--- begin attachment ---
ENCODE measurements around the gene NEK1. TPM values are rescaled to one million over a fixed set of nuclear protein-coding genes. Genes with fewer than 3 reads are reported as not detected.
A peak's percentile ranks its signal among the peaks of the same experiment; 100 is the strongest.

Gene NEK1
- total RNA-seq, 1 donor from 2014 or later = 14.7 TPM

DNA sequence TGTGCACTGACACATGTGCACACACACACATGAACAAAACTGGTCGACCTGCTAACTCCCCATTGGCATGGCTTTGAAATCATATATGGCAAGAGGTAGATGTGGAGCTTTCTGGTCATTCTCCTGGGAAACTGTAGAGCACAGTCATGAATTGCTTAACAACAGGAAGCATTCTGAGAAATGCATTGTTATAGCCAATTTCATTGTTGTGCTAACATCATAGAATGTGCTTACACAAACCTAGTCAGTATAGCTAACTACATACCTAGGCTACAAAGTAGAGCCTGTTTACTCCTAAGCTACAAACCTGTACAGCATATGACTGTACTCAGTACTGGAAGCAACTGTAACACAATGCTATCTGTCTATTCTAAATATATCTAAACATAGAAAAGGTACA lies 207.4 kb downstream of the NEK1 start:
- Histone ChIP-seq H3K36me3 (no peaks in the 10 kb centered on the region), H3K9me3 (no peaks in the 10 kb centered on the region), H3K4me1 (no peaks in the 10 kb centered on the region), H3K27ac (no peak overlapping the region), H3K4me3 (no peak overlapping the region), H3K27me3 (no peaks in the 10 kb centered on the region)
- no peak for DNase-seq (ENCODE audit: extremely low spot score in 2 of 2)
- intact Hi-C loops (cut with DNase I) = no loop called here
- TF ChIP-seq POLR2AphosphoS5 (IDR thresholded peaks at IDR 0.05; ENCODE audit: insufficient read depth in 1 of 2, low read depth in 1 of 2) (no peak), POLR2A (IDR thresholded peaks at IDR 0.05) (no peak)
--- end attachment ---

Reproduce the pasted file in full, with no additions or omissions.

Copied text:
ENCODE measurements around the gene NEK1. TPM values are rescaled to one million over a fixed set of nuclear protein-coding genes. Genes with fewer than 3 reads are reported as not detected.
A peak's percentile ranks its signal among the peaks of the same experiment; 100 is the strongest.

Gene NEK1
- total RNA-seq, 1 donor from 2014 or later = 14.7 TPM

DNA sequence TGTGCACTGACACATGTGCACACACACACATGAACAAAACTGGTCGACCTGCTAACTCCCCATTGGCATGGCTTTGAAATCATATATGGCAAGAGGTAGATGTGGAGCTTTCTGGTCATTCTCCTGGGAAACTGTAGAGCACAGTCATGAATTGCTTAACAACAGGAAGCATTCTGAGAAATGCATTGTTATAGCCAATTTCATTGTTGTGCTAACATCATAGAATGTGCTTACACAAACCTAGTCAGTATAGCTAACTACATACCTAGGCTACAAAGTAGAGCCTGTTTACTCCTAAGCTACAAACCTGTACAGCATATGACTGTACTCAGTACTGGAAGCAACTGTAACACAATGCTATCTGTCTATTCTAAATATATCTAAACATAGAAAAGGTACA lies 207.4 kb downstream of the NEK1 start:
- Histone ChIP-seq H3K36me3 (no peaks in the 10 kb centered on the region), H3K9me3 (no peaks in the 10 kb centered on the region), H3K4me1 (no peaks in the 10 kb centered on the region), H3K27ac (no peak overlapping the region), H3K4me3 (no peak overlapping the region), H3K27me3 (no peaks in the 10 kb centered on the region)
- no peak for DNase-seq (ENCODE audit: extremely low spot score in 2 of 2)
- intact Hi-C loops (cut with DNase I) = no loop called here
- TF ChIP-seq POLR2AphosphoS5 (IDR thresholded peaks at IDR 0.05; ENCODE audit: insufficient read depth in 1 of 2, low read depth in 1 of 2) (no peak), POLR2A (IDR thresholded peaks at IDR 0.05) (no peak)